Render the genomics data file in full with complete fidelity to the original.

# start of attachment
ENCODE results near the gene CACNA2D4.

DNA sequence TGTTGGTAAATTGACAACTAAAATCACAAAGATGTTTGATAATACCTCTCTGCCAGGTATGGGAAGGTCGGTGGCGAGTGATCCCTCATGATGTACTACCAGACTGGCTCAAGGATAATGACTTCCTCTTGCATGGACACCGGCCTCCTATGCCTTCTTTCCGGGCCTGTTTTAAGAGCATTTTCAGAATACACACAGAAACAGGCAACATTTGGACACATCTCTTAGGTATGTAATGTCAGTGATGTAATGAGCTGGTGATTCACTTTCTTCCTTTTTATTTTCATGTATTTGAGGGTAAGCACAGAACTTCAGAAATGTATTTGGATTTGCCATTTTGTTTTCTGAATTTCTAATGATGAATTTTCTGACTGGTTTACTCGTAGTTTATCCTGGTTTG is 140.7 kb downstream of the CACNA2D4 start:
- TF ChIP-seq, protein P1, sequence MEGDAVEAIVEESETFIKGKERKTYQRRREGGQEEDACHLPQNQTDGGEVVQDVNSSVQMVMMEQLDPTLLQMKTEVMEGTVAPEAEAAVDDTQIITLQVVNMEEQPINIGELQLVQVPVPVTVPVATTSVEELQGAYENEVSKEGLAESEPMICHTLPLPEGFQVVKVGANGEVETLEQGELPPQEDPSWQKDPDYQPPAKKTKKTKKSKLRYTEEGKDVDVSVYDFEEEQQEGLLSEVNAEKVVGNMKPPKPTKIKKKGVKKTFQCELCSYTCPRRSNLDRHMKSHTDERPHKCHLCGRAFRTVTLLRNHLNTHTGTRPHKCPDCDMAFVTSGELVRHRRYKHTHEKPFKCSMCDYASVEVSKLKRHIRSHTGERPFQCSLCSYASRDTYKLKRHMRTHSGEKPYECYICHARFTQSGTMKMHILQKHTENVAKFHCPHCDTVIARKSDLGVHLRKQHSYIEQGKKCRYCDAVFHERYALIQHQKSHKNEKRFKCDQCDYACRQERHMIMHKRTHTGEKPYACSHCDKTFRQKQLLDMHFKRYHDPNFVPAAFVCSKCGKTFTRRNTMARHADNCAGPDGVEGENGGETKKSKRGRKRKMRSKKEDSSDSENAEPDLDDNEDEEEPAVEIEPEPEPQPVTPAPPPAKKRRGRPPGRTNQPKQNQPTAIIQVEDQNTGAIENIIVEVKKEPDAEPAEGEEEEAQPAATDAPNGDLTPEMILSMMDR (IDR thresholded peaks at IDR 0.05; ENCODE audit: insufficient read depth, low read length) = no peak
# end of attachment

ENCODE results near the gene CACNA2D4.

DNA sequence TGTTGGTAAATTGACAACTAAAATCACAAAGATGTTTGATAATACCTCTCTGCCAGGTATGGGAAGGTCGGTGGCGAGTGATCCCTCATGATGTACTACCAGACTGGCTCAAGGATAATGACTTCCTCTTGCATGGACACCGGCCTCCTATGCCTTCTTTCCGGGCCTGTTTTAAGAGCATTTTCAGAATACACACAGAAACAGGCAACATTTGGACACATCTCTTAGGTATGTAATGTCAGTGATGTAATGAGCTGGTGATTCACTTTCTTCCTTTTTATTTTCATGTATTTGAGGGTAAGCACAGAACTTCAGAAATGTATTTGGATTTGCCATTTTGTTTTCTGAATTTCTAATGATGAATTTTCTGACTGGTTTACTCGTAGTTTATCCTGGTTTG is 140.7 kb downstream of the CACNA2D4 start:
- TF ChIP-seq, protein P1, sequence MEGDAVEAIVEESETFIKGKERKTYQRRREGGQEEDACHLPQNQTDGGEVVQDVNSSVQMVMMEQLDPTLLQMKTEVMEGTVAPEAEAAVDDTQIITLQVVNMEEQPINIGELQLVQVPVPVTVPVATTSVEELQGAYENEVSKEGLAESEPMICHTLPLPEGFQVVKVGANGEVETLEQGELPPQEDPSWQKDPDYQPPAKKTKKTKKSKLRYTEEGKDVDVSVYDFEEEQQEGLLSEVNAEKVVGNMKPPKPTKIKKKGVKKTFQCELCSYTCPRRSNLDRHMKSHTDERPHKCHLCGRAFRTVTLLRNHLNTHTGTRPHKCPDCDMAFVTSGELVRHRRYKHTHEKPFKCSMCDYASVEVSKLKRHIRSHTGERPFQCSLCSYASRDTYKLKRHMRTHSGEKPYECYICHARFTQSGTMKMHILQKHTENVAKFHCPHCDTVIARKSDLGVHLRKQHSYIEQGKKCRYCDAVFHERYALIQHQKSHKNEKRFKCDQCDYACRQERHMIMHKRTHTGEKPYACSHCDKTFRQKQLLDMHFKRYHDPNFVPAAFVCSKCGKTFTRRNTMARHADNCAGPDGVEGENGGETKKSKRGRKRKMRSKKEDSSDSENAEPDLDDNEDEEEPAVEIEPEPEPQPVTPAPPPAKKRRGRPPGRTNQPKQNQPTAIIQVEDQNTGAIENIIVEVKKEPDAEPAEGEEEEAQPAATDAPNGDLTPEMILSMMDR (IDR thresholded peaks at IDR 0.05; ENCODE audit: insufficient read depth, low read length) = no peak